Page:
Immigration Law

Immigration Law Introduction
Immigration is the act of entering a country with the intent to permanently live and/or work there. United States immigration laws encompass a wide range of situations that involve a person from a foreign country coming to this country, whether for a temporary visit, or to live here permanently.
The American immigration system is set up primarily to grant immigration status based on factors such as family reunification, in-demand work skills, and capital investment. The immigration system also covers refugees and asylum seekers, and provides a “lottery” for immigration status to people who have less pressing immigration needs. The procedure for gaining legal immigrant status will depend upon, among various factors, which path you are eligible to pursue based on your employment, education, and family situation.
A Nation of Immigrants
Millions of men and women from around the world have immigrated to the United States. Indeed, immigration has made the United States of America into a world power, particularly in terms of its economic growth. But attitudes toward new immigrants have cycled between favorable and hostile for more two centuries, and the immigration laws have often tracked these attitudes.
The Naturalization Act of 1790 was the first attempt to naturalize foreigners. The first significant federal legislation restricting immigration was the 1882 Chinese Exclusion Act. Quotas and immigration acts of all types have followed. But while Americans routinely acknowledge that the United States is a nation of immigrants, the system of laws that govern who can immigrate, who can visit, who can stay, and under what conditions can be downright confounding.
Take the Immigration and Nationality Act (INA) of 1952. This is a collection of laws that does everything from setting forth qualifications for naturalization, to regulating foreign students, to managing temporary workers, to authorizing humanitarian protections such as asylum and refugee admissions. New laws in 1965 ended the quota system that favored European immigrants, and today, the majority of the country's immigrants hail from Asia and Latin America.
Enforcement of Immigration Laws
The enforcement of immigration laws changed dramatically after the passage of Homeland Security Act of 2002, which created the Department of Homeland Security (DHS). The U.S. Citizenship and Immigration Services (USCIS), carries out the administrative functions involved in immigration. The U.S. Immigration and Customs Enforcement (ICE) and the U.S. Customs and Border Protection (CBP), enforce the laws and protect the U.S. borders.
Deportation, referred to as “removal” in legal terms, occurs when the federal government orders that a non-citizen be removed from the United States. This can happen for many reasons, but typically occurs after the immigrant violates immigration laws or the more serious criminal laws.
Navigating the Immigration System
FindLaw's Immigration Center has a wealth of information and resources on applying for U.S. citizenship, green cards, temporary visas, as well as information on dealing with immigration violations. You may also learn about the citizenship and naturalization process, permanent residency, temporary work visas, student visas, protection from deportation, and more.
But immigration laws are some of the most complex on the books. Maneuvering through the maze of immigration regulation can be a significant challenge. A qualified immigration lawyer is often a crucial requirement for anything beyond the most simple and straight-forward immigration law issues. An immigration lawyer should know the immigration laws inside and out, have experience in immigration courts and can assist in navigating the federal immigration system.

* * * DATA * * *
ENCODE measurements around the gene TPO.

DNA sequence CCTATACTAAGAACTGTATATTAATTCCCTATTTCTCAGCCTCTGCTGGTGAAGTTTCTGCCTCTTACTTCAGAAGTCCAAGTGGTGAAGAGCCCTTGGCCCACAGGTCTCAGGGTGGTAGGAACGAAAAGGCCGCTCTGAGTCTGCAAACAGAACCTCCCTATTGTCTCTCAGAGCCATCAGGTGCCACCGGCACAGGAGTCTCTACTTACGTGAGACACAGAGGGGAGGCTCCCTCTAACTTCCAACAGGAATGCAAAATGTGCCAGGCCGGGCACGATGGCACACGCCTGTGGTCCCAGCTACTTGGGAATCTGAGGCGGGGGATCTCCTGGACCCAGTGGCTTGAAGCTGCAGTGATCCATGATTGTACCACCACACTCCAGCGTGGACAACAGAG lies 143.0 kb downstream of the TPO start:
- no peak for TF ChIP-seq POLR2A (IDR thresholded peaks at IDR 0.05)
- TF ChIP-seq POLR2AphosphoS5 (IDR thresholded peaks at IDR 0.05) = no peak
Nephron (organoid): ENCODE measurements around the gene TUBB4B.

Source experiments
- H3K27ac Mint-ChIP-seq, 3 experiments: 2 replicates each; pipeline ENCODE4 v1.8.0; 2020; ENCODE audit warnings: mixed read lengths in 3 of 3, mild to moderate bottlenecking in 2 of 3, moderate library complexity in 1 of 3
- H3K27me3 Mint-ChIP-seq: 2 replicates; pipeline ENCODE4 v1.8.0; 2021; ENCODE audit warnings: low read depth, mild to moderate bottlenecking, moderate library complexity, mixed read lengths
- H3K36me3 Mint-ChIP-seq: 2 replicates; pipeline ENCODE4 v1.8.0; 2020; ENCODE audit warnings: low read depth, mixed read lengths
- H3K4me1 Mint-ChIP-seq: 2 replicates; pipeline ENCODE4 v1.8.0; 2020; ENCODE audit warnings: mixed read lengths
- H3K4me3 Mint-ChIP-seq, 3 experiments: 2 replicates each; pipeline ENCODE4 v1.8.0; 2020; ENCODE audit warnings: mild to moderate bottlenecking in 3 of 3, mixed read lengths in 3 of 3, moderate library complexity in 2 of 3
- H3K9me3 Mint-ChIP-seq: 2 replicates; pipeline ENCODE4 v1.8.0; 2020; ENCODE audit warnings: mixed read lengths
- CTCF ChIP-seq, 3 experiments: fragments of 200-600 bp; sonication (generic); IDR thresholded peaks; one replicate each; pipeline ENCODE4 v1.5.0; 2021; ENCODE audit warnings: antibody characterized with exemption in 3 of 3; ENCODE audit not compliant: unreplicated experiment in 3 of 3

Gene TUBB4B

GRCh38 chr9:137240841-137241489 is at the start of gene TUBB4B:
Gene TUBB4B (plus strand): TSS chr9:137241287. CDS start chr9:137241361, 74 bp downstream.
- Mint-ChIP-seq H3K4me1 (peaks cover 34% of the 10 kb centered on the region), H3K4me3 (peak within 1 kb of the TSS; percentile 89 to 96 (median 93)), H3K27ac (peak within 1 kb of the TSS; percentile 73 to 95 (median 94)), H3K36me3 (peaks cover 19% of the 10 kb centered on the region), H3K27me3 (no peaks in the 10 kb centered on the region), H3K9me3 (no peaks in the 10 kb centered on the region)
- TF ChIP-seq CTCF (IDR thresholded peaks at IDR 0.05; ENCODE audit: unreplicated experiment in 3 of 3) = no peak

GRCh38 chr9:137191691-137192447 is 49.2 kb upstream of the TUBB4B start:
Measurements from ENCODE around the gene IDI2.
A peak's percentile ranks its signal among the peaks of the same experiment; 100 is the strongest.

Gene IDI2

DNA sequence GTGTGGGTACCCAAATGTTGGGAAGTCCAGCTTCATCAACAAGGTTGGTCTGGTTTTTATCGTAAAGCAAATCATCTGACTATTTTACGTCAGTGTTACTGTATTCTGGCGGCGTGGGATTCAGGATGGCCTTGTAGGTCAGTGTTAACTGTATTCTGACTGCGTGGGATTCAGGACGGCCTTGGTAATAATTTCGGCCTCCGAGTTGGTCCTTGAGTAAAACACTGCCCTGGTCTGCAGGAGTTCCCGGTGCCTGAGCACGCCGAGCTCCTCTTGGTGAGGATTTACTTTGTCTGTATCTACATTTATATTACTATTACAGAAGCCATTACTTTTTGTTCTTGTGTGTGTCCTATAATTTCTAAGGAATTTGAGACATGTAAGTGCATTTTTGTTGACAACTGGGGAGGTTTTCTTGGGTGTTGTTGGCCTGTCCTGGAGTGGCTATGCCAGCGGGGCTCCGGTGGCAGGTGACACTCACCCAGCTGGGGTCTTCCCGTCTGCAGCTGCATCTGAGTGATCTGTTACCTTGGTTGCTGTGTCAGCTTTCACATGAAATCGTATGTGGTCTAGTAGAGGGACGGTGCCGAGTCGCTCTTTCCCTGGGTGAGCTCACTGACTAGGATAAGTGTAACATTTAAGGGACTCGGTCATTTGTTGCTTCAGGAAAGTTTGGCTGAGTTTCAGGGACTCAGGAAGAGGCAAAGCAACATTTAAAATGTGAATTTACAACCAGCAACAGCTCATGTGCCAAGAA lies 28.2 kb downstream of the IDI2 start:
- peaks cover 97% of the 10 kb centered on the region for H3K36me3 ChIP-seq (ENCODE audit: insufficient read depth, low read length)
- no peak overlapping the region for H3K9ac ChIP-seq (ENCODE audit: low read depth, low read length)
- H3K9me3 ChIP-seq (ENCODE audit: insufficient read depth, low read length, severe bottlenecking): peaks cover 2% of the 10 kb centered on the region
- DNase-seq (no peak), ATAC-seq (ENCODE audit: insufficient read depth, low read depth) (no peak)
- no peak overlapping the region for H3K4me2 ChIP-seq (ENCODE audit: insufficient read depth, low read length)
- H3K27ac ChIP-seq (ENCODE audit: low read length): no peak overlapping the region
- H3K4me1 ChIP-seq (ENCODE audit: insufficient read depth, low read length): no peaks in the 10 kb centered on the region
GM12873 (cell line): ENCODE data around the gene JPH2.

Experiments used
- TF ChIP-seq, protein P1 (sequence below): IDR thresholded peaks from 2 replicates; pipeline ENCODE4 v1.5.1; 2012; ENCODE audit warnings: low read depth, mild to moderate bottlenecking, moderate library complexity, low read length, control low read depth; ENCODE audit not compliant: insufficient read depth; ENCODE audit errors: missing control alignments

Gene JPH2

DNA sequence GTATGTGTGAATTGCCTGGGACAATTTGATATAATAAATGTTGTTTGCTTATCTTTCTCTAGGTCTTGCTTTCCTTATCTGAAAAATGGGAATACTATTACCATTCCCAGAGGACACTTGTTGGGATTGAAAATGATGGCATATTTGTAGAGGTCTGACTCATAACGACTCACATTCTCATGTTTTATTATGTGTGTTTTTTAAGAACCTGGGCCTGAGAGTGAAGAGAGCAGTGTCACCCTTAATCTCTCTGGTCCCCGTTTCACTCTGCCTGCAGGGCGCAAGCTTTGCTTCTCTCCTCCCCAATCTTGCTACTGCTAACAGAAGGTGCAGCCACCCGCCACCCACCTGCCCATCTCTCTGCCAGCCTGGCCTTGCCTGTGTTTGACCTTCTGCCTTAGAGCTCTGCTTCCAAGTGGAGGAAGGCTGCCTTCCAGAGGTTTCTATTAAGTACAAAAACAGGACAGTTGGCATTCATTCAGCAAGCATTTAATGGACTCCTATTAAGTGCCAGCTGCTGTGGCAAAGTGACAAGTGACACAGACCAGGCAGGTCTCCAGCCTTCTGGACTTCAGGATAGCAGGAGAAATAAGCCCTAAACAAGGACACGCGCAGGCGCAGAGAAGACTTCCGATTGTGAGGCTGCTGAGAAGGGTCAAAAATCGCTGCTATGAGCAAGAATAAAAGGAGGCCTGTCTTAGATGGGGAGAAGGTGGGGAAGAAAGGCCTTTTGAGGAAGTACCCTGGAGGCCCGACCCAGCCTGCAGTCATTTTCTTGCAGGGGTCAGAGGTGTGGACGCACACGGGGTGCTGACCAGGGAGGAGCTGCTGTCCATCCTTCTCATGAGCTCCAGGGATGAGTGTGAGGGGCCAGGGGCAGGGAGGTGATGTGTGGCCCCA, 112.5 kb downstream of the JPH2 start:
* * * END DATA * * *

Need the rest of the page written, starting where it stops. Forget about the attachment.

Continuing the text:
Immigration Overview
Immigration laws are some of the most complex in the books, and navigating through the maze of immigration regulation can be a significant challenge. This section is designed to provide individuals with basic information on immigration laws and some of the processes required for immigrating to the U.S. Below you will find articles covering immigrants who have the intention of permanently living and/or working there, although U.S. immigration laws also cover entry into the country for almost any purpose -- including temporary stays. Choose a link from the list below for introductory information on immigration and citizenship.
Permanent Residency
Lawful permanent residents (LPRs) are also referred to as “green card holders,” despite the fact that the residency document hasn't been green for a very long time. LPRs, as the name suggests, reside permanently in the United States. They are authorized to work for any employer without additional documentation and, within certain restrictions, can enter and leave the country at-will.
Residency is typically acquired when a family member or employer applies for the beneficiary to obtain status. There are a limited number of applications that permit an immigrant to file for themselves and certain humanitarian programs that also lead to residency.
LPR status must be renewed periodically and can be lost through rescission/revocation proceedings due to criminal offenses, abandonment, or other violations of status.
Residency through Family
In order to receive residency through a family member the individual must demonstrate that they do not have any bars to receiving residency. Prior immigration violations, criminal convictions, and other factors may disqualify an intending immigrant from eligibility for residency or may require a waiver before they can be granted.